Officials say prescription drug abuse is a big problem in West Virginia, but it doesn't only hurt the people who abuse those drugs.
The victims of crimes relating to prescription drug abuse are left to pick up the pieces.
Stacee Hess was one of those victims in 2012, and more than a year later, the fear is fresh in her memory. "Over by the register is where he jumped over the counter," Hess pointed out when 7 News Anchor Jamie Ward caught up with her inside Elm Grove Pharmacy in Ohio County.
Hess comes to work each day, surrounded by visual reminders of the day her life was turned upside down.
"His unfortunate final resting area is on the floor right behind me," she recalls while motioning over her shoulder. "For the longest time we had a very hard time walking across that area until we moved the display behind me to cover up the area where it was."
On May 25, 2012, a masked man, carrying a gun, walked through the pharmacy's front door. That man was Kevin Walnoha, and he didn't walk back out with what he came for.
He was shot and killed by the pharmacy's owner.
Hess is often asked what was going through her mind when Walnoha was holding a gun to her head.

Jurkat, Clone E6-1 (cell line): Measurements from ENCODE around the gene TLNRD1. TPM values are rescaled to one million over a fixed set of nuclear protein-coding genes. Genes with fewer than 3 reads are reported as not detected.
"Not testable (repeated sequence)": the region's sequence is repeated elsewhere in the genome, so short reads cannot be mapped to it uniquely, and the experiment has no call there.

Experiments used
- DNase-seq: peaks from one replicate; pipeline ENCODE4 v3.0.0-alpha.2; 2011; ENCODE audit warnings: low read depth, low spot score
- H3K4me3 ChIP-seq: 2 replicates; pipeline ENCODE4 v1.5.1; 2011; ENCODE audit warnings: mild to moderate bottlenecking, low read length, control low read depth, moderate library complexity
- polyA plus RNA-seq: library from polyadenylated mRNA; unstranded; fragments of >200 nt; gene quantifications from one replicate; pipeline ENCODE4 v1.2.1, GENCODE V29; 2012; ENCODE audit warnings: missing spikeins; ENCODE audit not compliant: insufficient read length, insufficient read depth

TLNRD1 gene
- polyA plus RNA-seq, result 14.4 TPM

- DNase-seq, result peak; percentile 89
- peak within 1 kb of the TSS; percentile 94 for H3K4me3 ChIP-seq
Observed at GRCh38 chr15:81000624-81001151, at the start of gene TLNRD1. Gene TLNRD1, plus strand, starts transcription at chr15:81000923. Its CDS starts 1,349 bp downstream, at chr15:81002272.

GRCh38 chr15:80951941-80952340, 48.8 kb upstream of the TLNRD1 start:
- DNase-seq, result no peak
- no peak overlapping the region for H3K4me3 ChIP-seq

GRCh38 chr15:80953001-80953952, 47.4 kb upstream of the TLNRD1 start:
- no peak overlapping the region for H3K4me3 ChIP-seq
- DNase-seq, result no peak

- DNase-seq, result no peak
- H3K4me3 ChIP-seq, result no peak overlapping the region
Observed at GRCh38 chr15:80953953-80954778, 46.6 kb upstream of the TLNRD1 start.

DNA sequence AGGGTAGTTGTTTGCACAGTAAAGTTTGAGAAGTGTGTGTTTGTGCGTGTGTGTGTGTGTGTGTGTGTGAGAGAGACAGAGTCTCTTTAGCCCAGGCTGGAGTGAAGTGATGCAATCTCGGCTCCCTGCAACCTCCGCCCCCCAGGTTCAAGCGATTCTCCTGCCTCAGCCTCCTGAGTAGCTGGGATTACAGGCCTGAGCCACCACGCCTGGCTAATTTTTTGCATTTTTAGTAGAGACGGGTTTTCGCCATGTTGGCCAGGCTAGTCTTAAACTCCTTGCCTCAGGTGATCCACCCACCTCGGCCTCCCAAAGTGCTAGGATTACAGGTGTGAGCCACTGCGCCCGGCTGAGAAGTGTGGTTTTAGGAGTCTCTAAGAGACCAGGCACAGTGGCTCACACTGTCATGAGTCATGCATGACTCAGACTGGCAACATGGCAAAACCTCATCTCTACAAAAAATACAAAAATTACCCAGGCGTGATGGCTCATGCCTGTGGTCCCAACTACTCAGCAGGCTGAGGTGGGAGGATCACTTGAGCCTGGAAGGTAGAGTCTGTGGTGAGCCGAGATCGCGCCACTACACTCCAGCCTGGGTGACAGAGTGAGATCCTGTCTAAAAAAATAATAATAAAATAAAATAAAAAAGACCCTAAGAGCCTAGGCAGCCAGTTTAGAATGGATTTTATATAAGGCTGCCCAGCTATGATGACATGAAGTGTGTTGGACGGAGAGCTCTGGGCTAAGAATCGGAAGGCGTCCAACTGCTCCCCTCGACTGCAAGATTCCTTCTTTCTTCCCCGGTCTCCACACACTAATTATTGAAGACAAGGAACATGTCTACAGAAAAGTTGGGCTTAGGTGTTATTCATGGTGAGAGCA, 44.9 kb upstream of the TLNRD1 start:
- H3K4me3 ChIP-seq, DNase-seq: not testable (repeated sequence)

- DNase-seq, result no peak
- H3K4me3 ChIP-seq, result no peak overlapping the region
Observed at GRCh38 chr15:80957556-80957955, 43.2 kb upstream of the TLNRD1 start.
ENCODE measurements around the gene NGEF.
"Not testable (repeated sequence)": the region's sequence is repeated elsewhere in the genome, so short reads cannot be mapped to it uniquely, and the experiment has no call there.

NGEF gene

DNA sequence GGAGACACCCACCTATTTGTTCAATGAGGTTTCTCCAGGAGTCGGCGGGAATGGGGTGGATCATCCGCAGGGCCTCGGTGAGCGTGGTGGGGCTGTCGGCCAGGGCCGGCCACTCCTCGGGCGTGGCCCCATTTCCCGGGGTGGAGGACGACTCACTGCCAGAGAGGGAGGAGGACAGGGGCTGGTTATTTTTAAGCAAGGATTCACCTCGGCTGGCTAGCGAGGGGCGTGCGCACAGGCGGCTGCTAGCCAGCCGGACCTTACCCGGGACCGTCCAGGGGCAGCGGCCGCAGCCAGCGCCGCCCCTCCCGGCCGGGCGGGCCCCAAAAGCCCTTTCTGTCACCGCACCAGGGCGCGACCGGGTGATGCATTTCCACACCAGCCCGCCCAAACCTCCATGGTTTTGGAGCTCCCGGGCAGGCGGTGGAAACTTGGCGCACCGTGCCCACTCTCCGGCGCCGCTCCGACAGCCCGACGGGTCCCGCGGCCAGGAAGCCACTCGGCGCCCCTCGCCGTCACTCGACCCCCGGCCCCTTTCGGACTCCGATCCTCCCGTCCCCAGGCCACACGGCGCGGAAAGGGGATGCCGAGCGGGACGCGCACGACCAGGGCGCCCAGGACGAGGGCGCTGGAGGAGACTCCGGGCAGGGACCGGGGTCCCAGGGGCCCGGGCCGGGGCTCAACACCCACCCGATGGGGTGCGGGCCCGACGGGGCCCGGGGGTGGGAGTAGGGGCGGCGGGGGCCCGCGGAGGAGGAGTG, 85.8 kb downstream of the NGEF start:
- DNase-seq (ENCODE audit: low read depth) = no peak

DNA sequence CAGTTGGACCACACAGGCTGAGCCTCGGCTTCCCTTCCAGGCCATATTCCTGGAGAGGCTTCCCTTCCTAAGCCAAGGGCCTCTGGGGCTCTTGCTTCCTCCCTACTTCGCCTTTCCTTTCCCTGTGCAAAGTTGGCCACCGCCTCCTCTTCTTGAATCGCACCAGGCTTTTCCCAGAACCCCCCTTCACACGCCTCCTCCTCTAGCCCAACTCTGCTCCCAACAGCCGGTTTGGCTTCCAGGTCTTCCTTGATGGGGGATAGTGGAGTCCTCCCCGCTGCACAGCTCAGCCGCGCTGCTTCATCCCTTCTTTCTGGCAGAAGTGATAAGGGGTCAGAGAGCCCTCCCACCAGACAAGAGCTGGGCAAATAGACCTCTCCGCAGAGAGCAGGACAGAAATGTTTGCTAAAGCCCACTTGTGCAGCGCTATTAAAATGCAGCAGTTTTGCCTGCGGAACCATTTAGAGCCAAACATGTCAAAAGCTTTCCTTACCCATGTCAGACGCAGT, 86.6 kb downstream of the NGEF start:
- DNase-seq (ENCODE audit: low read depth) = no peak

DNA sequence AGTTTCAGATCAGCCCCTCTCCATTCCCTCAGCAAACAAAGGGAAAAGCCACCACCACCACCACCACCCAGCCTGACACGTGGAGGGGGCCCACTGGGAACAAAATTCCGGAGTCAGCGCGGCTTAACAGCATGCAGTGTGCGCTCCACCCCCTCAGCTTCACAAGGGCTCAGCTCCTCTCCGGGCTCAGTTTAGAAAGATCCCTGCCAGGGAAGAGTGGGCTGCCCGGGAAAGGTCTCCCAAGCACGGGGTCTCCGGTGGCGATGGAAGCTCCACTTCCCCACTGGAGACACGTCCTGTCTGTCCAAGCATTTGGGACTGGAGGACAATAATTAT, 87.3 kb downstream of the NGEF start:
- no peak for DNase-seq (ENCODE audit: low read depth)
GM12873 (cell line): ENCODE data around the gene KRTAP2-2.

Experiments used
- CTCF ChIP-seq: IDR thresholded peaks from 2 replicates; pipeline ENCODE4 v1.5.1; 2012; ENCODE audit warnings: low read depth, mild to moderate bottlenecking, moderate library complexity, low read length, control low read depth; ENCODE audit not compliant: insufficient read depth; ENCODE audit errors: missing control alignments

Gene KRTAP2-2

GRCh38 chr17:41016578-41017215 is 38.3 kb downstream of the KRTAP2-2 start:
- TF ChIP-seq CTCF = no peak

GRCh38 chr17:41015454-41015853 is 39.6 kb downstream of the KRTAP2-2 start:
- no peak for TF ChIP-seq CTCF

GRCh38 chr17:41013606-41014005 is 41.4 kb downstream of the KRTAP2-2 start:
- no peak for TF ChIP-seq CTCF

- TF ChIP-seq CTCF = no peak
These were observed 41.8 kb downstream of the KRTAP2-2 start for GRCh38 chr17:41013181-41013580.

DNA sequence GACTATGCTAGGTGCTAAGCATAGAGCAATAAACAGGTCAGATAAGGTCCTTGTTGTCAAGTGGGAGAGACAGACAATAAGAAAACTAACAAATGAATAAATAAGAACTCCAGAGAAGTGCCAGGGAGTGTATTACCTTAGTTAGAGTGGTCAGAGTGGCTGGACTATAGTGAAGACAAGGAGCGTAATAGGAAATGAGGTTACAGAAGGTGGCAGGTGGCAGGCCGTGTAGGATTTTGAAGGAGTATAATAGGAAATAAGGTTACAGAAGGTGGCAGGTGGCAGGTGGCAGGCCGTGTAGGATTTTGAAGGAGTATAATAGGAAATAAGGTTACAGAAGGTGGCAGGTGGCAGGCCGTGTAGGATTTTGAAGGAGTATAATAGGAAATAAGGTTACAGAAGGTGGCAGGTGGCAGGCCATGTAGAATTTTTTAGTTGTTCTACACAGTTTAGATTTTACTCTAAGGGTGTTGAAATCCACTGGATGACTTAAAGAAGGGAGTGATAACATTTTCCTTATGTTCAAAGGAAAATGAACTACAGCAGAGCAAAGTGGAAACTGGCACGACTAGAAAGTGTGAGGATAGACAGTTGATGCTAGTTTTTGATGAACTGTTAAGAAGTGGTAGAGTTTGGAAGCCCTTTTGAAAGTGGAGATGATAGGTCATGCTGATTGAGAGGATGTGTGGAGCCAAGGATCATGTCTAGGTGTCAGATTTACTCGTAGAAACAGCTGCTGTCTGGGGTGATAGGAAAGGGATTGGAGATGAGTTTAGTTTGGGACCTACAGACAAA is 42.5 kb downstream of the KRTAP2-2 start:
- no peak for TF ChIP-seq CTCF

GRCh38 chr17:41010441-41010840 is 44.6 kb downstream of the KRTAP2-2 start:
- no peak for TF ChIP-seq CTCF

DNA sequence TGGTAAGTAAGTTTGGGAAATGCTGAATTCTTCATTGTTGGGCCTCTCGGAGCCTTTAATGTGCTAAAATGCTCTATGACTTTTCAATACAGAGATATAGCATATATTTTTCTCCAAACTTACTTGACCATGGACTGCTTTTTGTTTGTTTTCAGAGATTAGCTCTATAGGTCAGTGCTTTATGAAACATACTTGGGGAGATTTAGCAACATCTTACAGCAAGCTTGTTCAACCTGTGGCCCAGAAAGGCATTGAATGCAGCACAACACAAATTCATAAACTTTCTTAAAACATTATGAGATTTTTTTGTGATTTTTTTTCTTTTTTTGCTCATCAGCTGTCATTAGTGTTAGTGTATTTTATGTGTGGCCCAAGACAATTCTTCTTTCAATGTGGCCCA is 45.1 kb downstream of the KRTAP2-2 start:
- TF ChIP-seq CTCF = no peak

On May 15 of this year, her emotional recollection of that moment brought tears to the eyes of those inside an Ohio County courtroom.
"All I was thinking, that day at that time, was, what would my husband and kids do without me, and will my daughter ever forgive me if I die today on her birthday," Hess spoke out in court the day Melody Fisher, Walnoha's accomplice, was sentenced to 30 years behind bars.
Hess has been in therapy since June of 2012. Preparing for Fisher's trial, meant remembering every detail about the incident, and learning how to let go of those details after a year of remembering them, Hess admits, has been difficult.
She also admits that she doesn't feel safe anymore, and believes the increased violence in our communities is evolving around drugs.
Even with heightened security inside the pharmacy, Hess still has a hard time letting go of her fear each time someone walks through the door.
"It's not something that just goes away," she said. "It's something you deal with every single day. Your family deals with it every single day."
While the road hasn't been easy for the Hess family, the tragedy brought them closer together.
"My kids every day tell me ‘love you' before I go out the door, because they don't know what's going to happen when I'm still here," Hess said.
For now, she's taking life day by day.
"I still don't sleep a whole lot, still have nightmares," Hess admits, but says there is also a sense of relief, that Fisher is in jail. "I don't have to worry about her for a long time."